Based on the real life event, Deepwater Horizon follows the crew of the rig on the days before the catastrophe. Concentrating mainly on Engineer Mike Williams (Mark Wahlberg) we get a front row seat as the day to day maintenance of the vessel is placed secondary to the corporate considerations of BP (represented here by Malkovich’s manipulative Donald Vidrine), as well as a number of shortcuts in the drilling of the well. It’s an anatomy for disaster, eventually leading to a massive fire on the rig and the largest oil spill in American history.
A surprisingly thin story from a narrative perspective, Deepwater Horizon, just does what it needs to. It sets up the characters, gives the audience enough ties to the main characters so they are invested in them, and lays the ground work for the disaster to follow. What it does do spectacularly well is to give a sense of scale to the rig itself and the industrial process it is at the heart of. The vessel of the Deepwater Horizon herself is vast and complex bit of machinery, dwarfing it’s crew. That this giant is needed to drill at such phenomenal depths, and to try and tame the horrendous pressures that oil has been kept under for millions of years, is made readily apparent. As Wahlberg’s character is so prompt to remind us, there are ornery dinosaurs down there.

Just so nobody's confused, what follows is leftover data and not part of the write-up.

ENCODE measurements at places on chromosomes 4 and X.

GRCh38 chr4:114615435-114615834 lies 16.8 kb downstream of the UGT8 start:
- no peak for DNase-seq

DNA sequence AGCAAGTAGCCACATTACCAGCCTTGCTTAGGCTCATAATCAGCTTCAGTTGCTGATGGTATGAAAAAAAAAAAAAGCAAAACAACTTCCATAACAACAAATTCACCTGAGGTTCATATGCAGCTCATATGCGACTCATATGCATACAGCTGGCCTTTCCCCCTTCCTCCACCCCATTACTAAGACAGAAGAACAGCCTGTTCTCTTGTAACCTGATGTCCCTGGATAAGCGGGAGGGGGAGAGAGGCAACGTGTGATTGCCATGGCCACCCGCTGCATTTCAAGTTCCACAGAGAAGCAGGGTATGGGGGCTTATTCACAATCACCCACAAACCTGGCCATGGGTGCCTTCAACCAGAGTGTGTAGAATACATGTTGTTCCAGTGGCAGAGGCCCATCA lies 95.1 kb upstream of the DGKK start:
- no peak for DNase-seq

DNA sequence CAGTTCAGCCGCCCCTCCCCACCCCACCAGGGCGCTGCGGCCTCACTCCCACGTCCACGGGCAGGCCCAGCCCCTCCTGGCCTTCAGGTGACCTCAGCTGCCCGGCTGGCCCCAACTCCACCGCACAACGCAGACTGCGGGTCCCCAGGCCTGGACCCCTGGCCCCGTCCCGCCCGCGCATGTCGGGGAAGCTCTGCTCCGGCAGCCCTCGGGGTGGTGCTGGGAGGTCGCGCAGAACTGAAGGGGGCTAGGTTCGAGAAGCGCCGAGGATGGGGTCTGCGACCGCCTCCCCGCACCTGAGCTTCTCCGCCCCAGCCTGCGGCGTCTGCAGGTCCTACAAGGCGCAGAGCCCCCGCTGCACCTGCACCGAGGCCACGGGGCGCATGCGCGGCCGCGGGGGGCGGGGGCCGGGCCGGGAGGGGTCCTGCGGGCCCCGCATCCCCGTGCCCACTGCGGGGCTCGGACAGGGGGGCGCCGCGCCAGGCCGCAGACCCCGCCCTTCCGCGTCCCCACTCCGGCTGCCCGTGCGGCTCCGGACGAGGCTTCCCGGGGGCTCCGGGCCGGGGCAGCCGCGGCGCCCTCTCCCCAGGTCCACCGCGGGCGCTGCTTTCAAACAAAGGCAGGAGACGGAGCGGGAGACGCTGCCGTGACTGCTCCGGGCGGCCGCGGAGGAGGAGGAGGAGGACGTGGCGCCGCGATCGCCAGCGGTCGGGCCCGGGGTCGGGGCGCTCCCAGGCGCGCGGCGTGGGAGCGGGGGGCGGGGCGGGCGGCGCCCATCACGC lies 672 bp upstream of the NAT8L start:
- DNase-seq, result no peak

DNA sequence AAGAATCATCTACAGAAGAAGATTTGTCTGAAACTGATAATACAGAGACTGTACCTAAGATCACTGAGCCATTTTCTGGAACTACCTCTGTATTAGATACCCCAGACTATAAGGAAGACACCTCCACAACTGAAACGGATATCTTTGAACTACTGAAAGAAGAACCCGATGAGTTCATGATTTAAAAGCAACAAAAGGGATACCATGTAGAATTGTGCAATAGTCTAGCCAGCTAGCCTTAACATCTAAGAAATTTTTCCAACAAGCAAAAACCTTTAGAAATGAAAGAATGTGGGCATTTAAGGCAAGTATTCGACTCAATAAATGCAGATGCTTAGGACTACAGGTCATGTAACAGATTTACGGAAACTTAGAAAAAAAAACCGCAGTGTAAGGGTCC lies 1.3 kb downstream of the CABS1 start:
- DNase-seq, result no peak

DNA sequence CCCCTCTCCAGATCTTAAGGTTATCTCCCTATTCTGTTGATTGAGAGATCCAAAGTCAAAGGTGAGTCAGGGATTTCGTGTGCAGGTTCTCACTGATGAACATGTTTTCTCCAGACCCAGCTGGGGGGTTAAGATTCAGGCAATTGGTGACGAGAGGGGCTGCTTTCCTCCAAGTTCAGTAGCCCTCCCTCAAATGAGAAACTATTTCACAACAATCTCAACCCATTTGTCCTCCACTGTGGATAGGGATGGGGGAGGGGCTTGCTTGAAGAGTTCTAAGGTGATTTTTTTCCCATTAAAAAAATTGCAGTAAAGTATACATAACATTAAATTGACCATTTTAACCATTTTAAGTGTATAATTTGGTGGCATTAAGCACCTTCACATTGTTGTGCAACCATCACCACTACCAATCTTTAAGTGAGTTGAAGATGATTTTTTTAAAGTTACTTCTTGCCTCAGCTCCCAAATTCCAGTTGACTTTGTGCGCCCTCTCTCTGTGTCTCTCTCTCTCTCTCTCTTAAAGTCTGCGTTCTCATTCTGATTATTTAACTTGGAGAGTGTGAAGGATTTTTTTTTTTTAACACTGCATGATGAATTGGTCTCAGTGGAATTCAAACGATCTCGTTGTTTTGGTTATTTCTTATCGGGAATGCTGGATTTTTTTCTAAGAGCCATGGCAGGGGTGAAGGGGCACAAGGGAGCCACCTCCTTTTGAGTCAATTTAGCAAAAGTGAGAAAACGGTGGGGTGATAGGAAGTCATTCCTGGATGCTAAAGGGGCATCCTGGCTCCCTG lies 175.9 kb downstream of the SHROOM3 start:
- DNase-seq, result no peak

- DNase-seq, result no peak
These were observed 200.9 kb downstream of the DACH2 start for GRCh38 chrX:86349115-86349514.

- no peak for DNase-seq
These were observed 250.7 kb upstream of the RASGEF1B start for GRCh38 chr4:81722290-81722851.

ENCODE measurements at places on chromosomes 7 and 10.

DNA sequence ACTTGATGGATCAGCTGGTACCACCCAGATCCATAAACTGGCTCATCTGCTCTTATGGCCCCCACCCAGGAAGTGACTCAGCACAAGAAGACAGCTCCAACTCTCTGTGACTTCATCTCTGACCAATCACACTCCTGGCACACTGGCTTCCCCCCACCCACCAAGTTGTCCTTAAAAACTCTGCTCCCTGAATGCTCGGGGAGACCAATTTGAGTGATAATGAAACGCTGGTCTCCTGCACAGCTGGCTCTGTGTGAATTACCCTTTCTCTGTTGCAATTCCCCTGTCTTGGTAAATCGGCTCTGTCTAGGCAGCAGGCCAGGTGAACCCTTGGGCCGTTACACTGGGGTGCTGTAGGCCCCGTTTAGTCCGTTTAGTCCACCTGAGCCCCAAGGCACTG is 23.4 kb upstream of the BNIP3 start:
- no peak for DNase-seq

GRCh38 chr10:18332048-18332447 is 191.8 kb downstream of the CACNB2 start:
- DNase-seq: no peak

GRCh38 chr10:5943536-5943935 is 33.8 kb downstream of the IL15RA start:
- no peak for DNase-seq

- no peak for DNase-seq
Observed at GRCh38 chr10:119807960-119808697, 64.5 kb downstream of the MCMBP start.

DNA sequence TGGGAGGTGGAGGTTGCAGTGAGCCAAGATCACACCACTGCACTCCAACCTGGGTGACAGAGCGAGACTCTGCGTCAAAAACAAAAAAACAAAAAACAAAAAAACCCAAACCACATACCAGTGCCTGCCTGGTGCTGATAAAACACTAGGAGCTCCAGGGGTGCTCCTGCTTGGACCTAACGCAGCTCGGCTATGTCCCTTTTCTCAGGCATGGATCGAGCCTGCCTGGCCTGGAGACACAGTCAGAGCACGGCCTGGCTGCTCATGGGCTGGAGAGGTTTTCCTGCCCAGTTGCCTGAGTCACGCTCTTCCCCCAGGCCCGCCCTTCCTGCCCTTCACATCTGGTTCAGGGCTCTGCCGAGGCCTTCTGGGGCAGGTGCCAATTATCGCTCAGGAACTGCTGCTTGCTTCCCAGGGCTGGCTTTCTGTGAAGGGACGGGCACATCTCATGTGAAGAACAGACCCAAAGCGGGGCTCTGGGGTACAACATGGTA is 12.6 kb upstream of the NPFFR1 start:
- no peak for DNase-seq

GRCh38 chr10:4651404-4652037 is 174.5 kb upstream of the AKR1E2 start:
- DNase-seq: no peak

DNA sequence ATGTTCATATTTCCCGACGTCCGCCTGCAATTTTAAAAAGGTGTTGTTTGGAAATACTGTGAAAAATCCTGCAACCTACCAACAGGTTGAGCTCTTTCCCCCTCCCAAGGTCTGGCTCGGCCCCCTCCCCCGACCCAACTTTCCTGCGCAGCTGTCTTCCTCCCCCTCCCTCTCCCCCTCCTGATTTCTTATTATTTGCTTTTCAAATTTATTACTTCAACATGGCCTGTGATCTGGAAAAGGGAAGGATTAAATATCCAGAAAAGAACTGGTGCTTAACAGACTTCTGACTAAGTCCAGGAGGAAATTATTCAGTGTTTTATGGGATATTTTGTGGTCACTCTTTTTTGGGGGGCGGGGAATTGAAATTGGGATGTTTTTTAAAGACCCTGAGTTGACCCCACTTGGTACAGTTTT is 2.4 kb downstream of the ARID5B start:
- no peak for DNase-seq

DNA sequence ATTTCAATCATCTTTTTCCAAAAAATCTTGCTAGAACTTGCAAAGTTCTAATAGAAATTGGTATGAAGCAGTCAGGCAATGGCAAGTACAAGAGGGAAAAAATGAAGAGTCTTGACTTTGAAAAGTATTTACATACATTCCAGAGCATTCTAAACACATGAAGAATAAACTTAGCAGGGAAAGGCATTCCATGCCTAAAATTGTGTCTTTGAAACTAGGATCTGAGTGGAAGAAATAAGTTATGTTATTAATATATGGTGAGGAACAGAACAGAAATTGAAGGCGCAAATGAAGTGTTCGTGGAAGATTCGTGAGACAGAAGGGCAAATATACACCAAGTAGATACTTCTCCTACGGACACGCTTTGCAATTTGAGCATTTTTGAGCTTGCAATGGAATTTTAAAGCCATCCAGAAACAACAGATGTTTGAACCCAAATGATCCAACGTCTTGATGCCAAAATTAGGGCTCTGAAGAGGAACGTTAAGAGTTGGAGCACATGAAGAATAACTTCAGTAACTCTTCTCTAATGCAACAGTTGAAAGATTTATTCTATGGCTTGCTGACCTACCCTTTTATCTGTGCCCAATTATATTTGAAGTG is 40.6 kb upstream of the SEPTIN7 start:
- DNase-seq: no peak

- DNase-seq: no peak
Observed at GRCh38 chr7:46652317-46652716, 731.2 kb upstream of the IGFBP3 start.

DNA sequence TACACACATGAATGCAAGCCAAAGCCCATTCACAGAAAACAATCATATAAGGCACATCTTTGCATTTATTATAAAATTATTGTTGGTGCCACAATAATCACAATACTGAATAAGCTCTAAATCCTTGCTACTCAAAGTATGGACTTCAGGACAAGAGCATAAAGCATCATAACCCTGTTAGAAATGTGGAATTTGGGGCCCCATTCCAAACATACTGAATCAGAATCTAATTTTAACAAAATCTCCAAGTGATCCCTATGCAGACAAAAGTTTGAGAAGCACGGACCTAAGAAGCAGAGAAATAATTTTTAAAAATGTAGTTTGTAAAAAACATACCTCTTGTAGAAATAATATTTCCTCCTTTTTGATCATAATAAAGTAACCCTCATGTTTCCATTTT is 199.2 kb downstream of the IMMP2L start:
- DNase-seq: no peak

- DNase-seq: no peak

Hence when large chunks of this machinery are hurled past the characters, it is obvious how catastrophically wrong everything has gone. Even before it all catches alight.
Deepwater Horizon captures the apocalyptic tone of a Roland Emmerich disaster film, but with a deeper emotional attachment to this charming set of characters. That bond is the work of a charismatic cast, doing their all with what the small amount of development the characters are given, and speaks volumes for their screen presence. It may also be that (unlike the majority of Emmerich’s work) this is a true story, as the photos of the real life victims in the end credit poignantly remind us.
There is a certain amount of idolizing blue-collar heroics here, but Deepwater Horizon strength is placing the audience at the centre of things. At times it milks that in a far more sentimental way than it strictly needs to, but when it focuses on the main event, it is pulse quickening stuff with an authenticity that is hard to fathom.